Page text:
Basal area growth rates of five major species in a Pinus–Cunninghamia forest in eastern China affected by asymmetric competition and spatial autocorrelation
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- Cheng, X., Umeki, K., Honjo, T. et al. J For Res (2014) 19: 86. doi:10.1007/s10310-012-0377-7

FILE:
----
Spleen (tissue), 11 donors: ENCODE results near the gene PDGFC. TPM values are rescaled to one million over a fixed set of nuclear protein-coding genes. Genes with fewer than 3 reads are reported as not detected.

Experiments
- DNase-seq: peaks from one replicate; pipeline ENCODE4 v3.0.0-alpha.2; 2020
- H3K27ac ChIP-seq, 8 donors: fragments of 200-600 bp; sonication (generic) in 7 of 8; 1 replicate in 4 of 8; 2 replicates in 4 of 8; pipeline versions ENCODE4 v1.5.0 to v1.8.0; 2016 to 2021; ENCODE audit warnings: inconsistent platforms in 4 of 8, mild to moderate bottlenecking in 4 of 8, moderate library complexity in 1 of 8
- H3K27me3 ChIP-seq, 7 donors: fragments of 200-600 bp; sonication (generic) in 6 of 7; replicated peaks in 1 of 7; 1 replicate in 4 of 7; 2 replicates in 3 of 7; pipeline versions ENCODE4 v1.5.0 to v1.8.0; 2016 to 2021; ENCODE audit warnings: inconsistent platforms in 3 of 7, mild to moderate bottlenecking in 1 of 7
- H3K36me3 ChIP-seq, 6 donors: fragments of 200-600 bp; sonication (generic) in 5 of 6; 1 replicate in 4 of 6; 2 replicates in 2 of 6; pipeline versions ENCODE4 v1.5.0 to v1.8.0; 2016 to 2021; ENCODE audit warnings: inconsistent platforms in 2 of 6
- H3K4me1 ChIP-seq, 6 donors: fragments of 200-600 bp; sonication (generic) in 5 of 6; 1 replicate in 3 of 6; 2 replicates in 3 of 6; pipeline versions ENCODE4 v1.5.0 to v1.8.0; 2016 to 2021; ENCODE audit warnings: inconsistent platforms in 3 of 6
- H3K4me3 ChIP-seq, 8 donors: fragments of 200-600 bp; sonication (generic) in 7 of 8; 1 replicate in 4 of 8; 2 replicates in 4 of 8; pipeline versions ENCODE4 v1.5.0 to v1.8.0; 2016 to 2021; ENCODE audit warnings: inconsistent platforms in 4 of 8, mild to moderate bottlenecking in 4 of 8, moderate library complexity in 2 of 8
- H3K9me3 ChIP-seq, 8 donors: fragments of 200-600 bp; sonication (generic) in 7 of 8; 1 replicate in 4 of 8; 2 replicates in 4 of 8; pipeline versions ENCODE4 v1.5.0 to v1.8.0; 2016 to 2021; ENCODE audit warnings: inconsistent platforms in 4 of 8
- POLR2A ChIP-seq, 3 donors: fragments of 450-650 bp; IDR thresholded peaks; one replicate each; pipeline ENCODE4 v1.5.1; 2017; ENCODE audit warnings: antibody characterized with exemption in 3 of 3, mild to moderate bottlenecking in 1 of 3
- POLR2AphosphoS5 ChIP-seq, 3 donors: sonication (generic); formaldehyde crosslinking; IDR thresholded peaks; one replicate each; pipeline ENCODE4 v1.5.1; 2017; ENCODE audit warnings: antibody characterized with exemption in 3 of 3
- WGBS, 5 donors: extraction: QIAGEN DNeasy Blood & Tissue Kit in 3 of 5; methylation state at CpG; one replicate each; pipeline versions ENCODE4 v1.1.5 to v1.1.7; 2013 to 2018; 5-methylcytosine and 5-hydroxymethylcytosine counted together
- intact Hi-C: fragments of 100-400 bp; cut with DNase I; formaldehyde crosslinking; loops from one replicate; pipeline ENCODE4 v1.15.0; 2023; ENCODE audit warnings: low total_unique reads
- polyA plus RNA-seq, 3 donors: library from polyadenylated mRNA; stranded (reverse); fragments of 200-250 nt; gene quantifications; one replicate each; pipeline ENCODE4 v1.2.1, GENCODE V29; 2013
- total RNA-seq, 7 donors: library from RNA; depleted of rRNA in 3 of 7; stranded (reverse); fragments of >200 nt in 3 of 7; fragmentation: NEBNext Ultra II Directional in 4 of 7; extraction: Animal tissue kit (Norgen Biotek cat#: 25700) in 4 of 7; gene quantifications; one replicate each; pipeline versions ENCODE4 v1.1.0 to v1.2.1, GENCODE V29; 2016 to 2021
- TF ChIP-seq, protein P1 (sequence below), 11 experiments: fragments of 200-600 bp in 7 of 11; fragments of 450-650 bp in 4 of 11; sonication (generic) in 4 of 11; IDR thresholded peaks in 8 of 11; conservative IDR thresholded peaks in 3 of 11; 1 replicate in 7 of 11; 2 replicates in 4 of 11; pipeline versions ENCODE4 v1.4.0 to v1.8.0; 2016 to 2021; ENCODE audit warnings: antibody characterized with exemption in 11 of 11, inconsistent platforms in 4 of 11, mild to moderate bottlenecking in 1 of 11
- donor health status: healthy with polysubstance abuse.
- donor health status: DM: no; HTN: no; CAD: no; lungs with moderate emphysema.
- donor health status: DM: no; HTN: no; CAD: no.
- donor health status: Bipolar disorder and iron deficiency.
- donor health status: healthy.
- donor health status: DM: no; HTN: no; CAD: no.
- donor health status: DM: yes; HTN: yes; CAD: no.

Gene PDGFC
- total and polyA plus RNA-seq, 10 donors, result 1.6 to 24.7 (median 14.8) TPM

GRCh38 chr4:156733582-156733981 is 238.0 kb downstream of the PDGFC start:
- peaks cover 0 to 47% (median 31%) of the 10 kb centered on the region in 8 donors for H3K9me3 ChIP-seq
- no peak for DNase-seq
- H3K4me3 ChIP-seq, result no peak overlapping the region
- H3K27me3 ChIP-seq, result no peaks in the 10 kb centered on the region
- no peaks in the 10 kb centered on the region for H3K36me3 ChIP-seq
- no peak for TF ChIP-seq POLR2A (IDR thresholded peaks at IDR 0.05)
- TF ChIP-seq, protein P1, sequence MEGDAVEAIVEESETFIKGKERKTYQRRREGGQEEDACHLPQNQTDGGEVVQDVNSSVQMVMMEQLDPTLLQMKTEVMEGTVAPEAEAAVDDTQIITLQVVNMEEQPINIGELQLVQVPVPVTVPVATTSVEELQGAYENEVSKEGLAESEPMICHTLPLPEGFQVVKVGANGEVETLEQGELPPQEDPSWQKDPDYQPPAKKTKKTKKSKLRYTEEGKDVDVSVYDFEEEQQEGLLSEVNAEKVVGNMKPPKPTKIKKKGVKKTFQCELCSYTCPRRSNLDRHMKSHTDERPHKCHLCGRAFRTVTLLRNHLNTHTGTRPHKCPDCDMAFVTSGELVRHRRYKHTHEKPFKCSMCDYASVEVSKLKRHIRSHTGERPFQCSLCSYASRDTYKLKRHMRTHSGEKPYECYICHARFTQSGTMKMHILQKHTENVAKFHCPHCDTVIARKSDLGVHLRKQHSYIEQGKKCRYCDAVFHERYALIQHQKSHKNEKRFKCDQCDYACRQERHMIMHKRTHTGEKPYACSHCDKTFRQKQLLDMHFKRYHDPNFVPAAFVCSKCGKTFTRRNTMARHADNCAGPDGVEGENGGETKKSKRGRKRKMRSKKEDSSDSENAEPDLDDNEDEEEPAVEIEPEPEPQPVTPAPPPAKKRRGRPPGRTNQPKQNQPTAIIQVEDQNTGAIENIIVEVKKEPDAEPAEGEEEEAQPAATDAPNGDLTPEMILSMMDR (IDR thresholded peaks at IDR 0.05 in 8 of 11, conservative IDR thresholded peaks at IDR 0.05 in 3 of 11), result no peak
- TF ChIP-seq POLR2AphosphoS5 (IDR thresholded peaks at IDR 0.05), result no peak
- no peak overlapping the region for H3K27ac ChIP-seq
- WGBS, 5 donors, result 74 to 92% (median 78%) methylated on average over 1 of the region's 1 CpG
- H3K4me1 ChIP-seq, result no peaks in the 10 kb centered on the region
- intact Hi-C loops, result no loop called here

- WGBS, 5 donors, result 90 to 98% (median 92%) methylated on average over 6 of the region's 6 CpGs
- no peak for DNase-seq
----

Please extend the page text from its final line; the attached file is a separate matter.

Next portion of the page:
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We analyzed basal area (BA) growth using growth data obtained from permanent plots over 4 years for five major tree species in Anhui Province, eastern China. The studied species were dominant conifers (Pinus massoniana and Cunninghamia lanceolata) and co-dominant broad-leaved species (Castanopsis eyrei, Castanopsis sclerophylla, and Loropetalum chinense). A hierarchical Bayesian approach was used to estimate species-specific parameters and to quantify a spatially autocorrelated random effect. We selected a model that included only the following relevant predictor variables: initial size, asymmetric competition, spatially autocorrelated random effect, and random effect associated with plots. For all species analyzed, the model accounted for significant proportions of the variation (R2 = 70–98 %) in BA growth rates. The initial slope of the relationship between BA growth rate and the initial BA tended to be steeper for P. massoniana than for C. lanceolata. The BA growth rate increased from an initial low value and then leveled off, with a lower maximum BA growth rate for C. lanceolata than for P. massoniana. The BA growth rate of P. massoniana was significantly affected by asymmetric competition with neighbors. The results of our analyses were used to predict to what extent thinning neighboring trees at different intensities would reduce competition impacts on BA growth of P. massoniana and C. lanceolata. Our results also helped to clarify the ecological characteristics of the species analyzed, as well as the spatial distribution of unknown factors influencing tree growth.